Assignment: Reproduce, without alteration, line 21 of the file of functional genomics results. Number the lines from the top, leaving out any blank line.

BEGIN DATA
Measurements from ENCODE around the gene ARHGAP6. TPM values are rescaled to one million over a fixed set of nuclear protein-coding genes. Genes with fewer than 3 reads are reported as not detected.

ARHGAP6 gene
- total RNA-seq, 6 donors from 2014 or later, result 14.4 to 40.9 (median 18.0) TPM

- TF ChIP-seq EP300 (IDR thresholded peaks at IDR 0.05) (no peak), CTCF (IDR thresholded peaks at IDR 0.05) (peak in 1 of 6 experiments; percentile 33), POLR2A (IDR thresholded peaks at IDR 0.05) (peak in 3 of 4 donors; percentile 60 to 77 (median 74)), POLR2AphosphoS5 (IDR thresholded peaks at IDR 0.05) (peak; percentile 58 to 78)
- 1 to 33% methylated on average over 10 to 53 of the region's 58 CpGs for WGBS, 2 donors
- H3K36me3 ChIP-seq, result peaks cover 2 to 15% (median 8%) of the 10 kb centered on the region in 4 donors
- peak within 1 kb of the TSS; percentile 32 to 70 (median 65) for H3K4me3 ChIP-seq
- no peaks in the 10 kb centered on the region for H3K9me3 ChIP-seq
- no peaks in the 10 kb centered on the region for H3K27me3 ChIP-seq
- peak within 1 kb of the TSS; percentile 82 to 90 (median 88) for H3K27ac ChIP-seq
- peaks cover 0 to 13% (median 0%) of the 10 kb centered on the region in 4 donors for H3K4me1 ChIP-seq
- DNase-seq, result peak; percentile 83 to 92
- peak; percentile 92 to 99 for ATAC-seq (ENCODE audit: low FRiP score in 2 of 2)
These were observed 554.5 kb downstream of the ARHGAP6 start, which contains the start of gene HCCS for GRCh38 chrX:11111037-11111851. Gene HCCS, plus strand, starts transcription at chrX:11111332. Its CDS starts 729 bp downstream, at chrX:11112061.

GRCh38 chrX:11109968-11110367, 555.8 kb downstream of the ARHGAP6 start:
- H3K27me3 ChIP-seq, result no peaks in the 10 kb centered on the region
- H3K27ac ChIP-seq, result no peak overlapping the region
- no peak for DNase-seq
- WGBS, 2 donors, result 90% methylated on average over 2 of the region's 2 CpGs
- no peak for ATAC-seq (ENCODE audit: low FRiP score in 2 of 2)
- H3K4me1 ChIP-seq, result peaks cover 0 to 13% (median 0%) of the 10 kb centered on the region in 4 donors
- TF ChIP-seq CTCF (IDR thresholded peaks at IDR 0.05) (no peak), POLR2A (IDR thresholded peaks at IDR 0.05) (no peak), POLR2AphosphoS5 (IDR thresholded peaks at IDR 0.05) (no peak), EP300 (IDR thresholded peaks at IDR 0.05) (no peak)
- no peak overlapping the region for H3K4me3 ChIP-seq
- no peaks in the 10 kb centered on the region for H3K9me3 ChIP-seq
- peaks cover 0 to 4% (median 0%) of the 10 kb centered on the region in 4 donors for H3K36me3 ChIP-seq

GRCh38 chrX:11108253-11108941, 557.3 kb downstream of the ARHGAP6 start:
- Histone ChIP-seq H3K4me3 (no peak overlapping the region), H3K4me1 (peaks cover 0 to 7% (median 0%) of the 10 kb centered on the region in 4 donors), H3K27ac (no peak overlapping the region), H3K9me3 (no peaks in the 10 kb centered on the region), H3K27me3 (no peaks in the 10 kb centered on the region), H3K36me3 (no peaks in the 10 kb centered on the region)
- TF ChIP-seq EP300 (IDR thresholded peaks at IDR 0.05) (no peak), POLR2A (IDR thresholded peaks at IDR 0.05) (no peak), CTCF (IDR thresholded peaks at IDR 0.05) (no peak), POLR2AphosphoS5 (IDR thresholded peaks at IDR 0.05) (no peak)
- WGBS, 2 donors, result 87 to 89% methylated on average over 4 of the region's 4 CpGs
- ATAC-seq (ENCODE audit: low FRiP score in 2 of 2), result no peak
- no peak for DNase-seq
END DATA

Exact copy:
- H3K4me1 ChIP-seq, result peaks cover 0 to 13% (median 0%) of the 10 kb centered on the region in 4 donors